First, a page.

Saturday, April 10, 2004

Usher debuted at #1 with Confessions



Released: March 23, 2004

Charted: April 10, 2004

Peak: 19 US, 111 RB, 11 UK, 11 CN, 2 AU

Sales (in millions): 10.0 US, 1.2 UK, 20.0 world (includes US and UK)

Genre: R&B


Song Title (date of single release, chart peaks) Click for codes to singles charts.

  1. Intro
  2. Yeah! (with Lil’ Jon & Ludacris) (1/3/04, 1 US, 1 UK, 1 RB, platinum single)
  3. Throwback (2/5/05, 36 RB)
  4. Confessions (Interlude)
  5. Confessions Part II (4/10/04, 1 US, 5 UK, 1 RB, gold single)
  6. Burn (3/13/04, 1 US, 1 UK, 1 RB, platinum single)
  7. Caught Up (8/28/04, 8 US, 9 UK, 13 RB)
  8. Superstar (Interlude)
  9. Superstar
  10. Truth Hurts
  11. Simple Things
  12. Bad Girl
  13. That’s What It’s Made For (12/25/04, 59 RB)
  14. Can U Handle It?
  15. Do It to Me
  16. Take Your Hand
  17. Follow Me
  18. My Boo (with Alicia Keys) (9/4/04, 1 US, 1 RB, platinum single) *
  19. Red Light
  20. Seduction (2/19/05, 68 RB) *
  21. Confessions Part II (remix with Shyne, Kanye West, and Twista)

* Added to the expanded edition of the album.

Total Running Time: 60:30


3.921 out of 5.00 (average of 25 ratings)

Awards: (Click on award to learn more).

About the Album:

“Usher was already a star in 2004, a sly singer and slick dancer whose R&B hits found a home with pop fans.” RS’20 This was Usher’s fourth album, following two multi-platinum, top-5 outings which produced six songs to peak in the top 3. However, Confessions took Usher to a new level. It sold more than a million copies in its first week, debuted at the pinnacle, spent nine weeks there, and generated four #1 songs – plus a fifth top-10 hit. It ended up as the second-best selling album of the 2000s behind Eminem’s The Marshall Mathers LP, WK “one of the last 10-million-plus sellers ever made.” RS’20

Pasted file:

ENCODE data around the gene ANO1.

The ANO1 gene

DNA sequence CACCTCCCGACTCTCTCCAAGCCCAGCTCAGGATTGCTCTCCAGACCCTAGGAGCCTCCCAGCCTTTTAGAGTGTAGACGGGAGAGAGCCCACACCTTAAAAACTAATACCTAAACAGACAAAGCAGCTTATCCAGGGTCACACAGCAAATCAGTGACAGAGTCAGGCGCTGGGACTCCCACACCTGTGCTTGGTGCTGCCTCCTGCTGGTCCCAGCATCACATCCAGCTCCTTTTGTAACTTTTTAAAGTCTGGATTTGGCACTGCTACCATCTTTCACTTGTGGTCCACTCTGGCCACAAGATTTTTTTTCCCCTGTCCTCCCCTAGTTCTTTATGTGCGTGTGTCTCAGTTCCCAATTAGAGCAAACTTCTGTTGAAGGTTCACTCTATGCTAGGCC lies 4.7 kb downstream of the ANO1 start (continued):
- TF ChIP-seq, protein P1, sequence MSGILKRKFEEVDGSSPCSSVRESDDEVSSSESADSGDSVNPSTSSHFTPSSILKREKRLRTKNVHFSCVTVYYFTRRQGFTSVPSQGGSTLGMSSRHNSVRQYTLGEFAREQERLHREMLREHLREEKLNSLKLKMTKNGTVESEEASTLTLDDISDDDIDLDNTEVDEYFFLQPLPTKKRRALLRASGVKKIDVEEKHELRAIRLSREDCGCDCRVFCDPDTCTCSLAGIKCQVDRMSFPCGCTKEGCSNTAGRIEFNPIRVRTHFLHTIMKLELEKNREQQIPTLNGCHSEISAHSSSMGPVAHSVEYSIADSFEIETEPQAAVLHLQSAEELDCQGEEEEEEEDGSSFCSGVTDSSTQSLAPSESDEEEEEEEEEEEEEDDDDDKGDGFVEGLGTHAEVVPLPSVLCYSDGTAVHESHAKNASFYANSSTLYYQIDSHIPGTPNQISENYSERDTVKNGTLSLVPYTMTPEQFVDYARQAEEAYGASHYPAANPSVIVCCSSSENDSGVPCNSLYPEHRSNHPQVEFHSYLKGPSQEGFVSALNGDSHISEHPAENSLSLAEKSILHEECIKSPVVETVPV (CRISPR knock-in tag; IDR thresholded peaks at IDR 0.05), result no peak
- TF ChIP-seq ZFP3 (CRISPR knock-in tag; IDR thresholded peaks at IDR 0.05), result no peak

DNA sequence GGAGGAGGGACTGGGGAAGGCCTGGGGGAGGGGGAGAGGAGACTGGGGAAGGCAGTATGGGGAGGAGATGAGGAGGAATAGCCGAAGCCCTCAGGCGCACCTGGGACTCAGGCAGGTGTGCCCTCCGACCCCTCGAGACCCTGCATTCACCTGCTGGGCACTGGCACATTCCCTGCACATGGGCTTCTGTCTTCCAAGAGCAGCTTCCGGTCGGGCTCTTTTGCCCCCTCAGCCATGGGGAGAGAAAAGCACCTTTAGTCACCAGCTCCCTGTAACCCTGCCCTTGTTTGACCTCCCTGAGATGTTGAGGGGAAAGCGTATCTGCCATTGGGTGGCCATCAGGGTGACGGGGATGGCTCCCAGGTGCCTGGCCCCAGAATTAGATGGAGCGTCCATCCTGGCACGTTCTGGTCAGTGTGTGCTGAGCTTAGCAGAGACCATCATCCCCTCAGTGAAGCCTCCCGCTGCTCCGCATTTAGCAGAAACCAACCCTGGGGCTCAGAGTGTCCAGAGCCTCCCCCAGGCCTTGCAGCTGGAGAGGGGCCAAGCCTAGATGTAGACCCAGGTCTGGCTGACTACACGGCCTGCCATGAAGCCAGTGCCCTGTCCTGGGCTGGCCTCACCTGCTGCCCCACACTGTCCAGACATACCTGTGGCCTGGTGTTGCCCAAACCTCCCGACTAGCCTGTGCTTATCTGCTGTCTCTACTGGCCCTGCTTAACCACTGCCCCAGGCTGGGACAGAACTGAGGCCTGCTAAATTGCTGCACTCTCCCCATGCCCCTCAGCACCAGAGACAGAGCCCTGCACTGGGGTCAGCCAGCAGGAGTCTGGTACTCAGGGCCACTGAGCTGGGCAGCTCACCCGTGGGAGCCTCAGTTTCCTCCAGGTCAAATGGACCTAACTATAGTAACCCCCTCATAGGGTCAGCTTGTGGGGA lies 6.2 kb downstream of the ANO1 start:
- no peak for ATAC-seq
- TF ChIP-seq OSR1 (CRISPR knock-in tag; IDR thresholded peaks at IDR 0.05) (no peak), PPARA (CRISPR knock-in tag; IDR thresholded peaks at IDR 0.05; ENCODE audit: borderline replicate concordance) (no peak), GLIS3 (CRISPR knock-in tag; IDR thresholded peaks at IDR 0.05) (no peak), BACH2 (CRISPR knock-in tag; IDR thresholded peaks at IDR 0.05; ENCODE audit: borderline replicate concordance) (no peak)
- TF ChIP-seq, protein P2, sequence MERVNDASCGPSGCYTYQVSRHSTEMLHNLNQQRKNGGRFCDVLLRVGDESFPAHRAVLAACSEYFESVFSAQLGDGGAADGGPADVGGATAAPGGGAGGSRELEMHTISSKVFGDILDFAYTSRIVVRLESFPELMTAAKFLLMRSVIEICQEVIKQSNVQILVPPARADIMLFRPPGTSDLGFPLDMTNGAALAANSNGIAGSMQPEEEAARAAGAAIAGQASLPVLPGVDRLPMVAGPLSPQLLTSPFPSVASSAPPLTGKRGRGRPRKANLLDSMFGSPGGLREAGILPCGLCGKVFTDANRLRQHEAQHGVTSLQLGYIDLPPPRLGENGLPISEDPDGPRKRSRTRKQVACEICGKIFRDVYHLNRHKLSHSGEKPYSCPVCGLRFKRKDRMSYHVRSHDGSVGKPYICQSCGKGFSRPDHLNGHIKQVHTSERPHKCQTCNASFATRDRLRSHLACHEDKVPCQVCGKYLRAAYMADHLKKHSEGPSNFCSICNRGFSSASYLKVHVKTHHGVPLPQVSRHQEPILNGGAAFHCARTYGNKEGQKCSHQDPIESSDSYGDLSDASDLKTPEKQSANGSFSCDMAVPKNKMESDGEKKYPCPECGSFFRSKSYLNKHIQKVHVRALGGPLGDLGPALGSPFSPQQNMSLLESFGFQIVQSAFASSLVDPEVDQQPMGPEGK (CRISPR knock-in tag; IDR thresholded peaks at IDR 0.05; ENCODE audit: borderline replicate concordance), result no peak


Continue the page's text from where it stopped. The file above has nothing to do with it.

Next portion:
It ”turned him into an unstoppable juggernaut. Usher worked with a murderers’ row of R&B and hip-hop talent, from Jimmy Jam and Terry Lewis to Jermaine Dupri to Just Blaze; the album moves easily from club wreckers like the Lil Jon- and Ludacris-assisted smash ‘Yeah!’ to forgive-me-for-cheating ballads to love-you-forever duets.” RS’20

The lead-off single, Yeah!, with its “crunk-meets-R&B foundation” AMG is the “only club track” AMG on the album. Its “instantly addictive eight-note keyboard vamp” AMG was “one of Usher’s most muscular turns [and] is so absorbing that Ludacris’ 1500th guest verse floats by with little notice.” AMG The song was definitely noticed, spending 12 weeks atop the Billboard Hot 100 and being named the song of the year by the magazine.

Overall, Usher felt this was “his most personal record to date.” WK Chart-toppers Burn and Confessions Part II dealt respectively with the winding down of Usher’s two-year relationship with TLC’s Chilli Thomas and the concept of an impregnated mistress. WK

There was also a conscious effort to showcase Usher’s new talents. Songs like Superstar and Follow demonstrated Usher in “crooner mode” WK and “the ballad-oriented ‘Burn’ also showcases his vocal aptitute.” WK That song and “the upbeat Caught Up…rate as some of the vocalist’s best moments yet.” AMG

Throwback, produced by Just Blaze, sounds like it was made for the sole purpose of trailing Alicia Keys’ ‘You Don't Know My Name.’ Like that hit, ‘Throwback’s sensitively treated soul sample provides a nostalgic tint that complements the wistful, regret-filled tone of the lyrics.” AMG

“A small batch of Jam & Lewis productions, including the effortlessly gliding Truth Hurts, continue to help raise Usher's loverman stock.” AMG

Confessions’ most detracting factor is its length. At an hour in duration, it could be stripped of five songs and be far more powerful, especially since no one would have to do any wading to get to the meaty parts.” AMG Instead, the album was released as a special edition which made the album even longer.

Notes: A special edition of Confessions was released which added My Boo, Red Light, Seduction, and an alternate version of Confessions Part II that featured Kanye West, Shyne, and Twista.

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First posted 3/25/2008; last updated 4/27/2022.

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